Biodiversity Science ›› 2009, Vol. 17 ›› Issue (4): 340-352.doi: 10.3724/SP.J.1003.2009.09115
Conservation Biology: Status Quo and Challenges
• Special Issue •
Yulong Feng1*, Zhiyong Liao1, 2, Ru Zhang1, 2, Yulong Zheng1, 2, Yangping Li1, Yanbao Lei1
Evolution hypothesis predicts that alien species may experience genetic changes in introduced ranges, facilitating adaptation to new habitats and range expansion. Responses to the selection pressures incurred by the novel abiotic and biotic factors in introduced ranges are primary causes for alien species evolution, although other factors such as intra- and inter-specific hybridizations, genetic shifts can also cause evolution. In this paper, we mainly analyze how alien plant species evolutionarily adapt to environmental changes related to different latitudes and altitudes, and to enemy release in introduced ranges. With respect to evolutionary adaptation to abiotic environments, we introduce some important common garden experiments and reciprocal transplant experiments, emphasizing the necessity to integrate the studies on evolution of phenotypic traits with those on neutral molecular makers. With respect to evolutionary adaptation to enemy release, we mainly discuss evolution of increased competitive ability (EICA) hypothesis, the refinement of EICA hypothesis, and their weaknesses in theory and practices. Finally, we introduce the hypothesis of the evolution of nitrogen allocation, which predicts that invasive plants may decrease leaf nitrogen allocations to defenses but increase allocations to photosynthesis in response to enemy release in introduced ranges.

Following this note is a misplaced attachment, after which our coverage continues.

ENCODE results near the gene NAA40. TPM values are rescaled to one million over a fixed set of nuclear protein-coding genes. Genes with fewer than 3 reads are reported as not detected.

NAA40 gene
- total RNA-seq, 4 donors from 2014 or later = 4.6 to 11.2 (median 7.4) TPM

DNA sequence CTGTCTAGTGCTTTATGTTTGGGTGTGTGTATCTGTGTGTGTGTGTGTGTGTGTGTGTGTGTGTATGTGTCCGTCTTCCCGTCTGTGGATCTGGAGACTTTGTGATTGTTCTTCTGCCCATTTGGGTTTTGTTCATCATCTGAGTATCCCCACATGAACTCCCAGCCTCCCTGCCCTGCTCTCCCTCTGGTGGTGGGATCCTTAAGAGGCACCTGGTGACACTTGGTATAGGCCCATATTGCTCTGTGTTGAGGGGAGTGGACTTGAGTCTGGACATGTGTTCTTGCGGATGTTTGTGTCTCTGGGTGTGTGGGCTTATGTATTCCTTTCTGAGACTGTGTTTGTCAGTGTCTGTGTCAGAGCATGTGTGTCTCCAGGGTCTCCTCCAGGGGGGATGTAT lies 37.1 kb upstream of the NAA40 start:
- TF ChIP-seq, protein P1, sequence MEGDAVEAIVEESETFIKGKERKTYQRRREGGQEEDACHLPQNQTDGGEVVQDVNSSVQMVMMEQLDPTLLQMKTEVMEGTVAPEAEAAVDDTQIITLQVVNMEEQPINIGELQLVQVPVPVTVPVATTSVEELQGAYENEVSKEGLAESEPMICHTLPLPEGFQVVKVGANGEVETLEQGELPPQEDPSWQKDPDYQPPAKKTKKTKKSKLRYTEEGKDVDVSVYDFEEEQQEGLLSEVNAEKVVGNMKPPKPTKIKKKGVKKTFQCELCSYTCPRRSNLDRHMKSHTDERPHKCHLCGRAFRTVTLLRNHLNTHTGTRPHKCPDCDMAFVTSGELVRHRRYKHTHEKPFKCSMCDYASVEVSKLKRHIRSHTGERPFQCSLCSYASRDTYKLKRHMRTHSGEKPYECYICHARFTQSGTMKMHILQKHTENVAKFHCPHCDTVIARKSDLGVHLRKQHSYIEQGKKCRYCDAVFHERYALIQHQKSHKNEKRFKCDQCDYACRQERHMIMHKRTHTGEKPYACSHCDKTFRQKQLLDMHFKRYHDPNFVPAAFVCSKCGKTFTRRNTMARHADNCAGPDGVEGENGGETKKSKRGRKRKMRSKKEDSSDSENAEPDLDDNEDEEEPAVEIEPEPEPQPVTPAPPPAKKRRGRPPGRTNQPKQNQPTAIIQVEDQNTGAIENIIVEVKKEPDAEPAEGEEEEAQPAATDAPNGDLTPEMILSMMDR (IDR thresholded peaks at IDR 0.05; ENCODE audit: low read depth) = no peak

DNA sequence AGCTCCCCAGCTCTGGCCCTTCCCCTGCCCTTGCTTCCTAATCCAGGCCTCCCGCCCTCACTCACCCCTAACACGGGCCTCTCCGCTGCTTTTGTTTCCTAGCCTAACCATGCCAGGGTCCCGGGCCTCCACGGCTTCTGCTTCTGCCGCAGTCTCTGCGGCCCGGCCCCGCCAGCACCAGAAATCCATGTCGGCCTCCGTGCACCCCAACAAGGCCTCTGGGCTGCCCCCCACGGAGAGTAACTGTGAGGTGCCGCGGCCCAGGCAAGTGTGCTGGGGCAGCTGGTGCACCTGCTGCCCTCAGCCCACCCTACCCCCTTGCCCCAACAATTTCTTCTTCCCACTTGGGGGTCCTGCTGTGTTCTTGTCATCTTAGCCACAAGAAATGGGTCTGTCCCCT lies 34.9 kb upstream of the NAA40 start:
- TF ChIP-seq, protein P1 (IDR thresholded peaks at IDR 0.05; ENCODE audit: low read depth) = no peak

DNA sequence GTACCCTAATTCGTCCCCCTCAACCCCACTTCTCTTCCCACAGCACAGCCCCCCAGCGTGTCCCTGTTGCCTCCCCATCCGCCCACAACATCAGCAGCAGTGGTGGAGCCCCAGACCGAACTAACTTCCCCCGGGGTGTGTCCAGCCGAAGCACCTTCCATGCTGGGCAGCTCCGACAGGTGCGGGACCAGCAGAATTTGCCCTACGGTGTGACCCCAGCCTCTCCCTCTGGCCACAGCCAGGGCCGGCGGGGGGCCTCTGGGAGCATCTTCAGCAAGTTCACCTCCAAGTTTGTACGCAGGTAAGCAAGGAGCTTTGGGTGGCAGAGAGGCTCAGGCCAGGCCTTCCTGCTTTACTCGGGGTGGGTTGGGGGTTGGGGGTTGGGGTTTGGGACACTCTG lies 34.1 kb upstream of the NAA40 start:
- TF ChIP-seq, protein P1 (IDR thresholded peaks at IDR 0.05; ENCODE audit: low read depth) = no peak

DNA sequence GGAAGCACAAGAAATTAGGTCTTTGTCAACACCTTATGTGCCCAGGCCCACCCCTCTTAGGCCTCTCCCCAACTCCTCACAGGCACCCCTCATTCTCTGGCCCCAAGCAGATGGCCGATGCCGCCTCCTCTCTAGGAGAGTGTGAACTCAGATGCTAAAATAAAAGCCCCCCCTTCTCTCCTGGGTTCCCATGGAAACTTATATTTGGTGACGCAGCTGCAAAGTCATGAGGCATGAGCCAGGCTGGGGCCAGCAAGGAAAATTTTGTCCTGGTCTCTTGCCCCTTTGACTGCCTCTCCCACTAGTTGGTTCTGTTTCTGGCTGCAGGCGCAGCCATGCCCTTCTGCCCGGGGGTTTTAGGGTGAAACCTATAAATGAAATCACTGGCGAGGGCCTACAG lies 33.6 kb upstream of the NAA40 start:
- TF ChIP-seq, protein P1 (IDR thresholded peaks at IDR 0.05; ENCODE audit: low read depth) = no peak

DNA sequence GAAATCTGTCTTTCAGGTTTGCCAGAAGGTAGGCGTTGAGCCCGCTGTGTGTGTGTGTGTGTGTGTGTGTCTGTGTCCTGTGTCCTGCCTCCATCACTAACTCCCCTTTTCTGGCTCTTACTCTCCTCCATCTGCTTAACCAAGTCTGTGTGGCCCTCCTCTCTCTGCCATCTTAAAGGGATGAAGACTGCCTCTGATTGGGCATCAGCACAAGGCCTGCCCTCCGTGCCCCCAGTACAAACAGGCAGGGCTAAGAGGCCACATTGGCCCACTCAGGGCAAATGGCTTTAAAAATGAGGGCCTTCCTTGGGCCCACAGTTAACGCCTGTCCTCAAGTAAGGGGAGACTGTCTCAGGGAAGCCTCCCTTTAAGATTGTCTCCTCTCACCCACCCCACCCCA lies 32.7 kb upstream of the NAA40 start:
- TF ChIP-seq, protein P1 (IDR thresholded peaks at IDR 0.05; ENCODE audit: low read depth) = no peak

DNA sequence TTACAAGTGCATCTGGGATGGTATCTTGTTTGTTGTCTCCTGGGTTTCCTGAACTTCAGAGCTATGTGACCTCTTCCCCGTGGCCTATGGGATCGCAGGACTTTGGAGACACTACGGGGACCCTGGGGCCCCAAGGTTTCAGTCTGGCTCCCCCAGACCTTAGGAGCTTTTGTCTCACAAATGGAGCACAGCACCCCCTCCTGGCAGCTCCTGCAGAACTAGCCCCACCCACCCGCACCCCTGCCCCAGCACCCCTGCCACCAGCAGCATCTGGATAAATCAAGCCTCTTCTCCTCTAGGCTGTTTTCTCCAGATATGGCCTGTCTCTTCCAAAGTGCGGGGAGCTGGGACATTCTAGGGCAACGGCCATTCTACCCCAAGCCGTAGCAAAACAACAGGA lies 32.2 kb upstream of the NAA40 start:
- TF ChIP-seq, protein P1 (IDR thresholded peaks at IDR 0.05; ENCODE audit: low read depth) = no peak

Yulong Feng, Zhiyong Liao, Ru Zhang, Yulong Zheng, Yangping Li, Yanbao Lei. (2009) Adaptive evolution in response to environmental gradients and enemy release in invasive alien plant species. Biodiversity Science, 17(4), 340-352.
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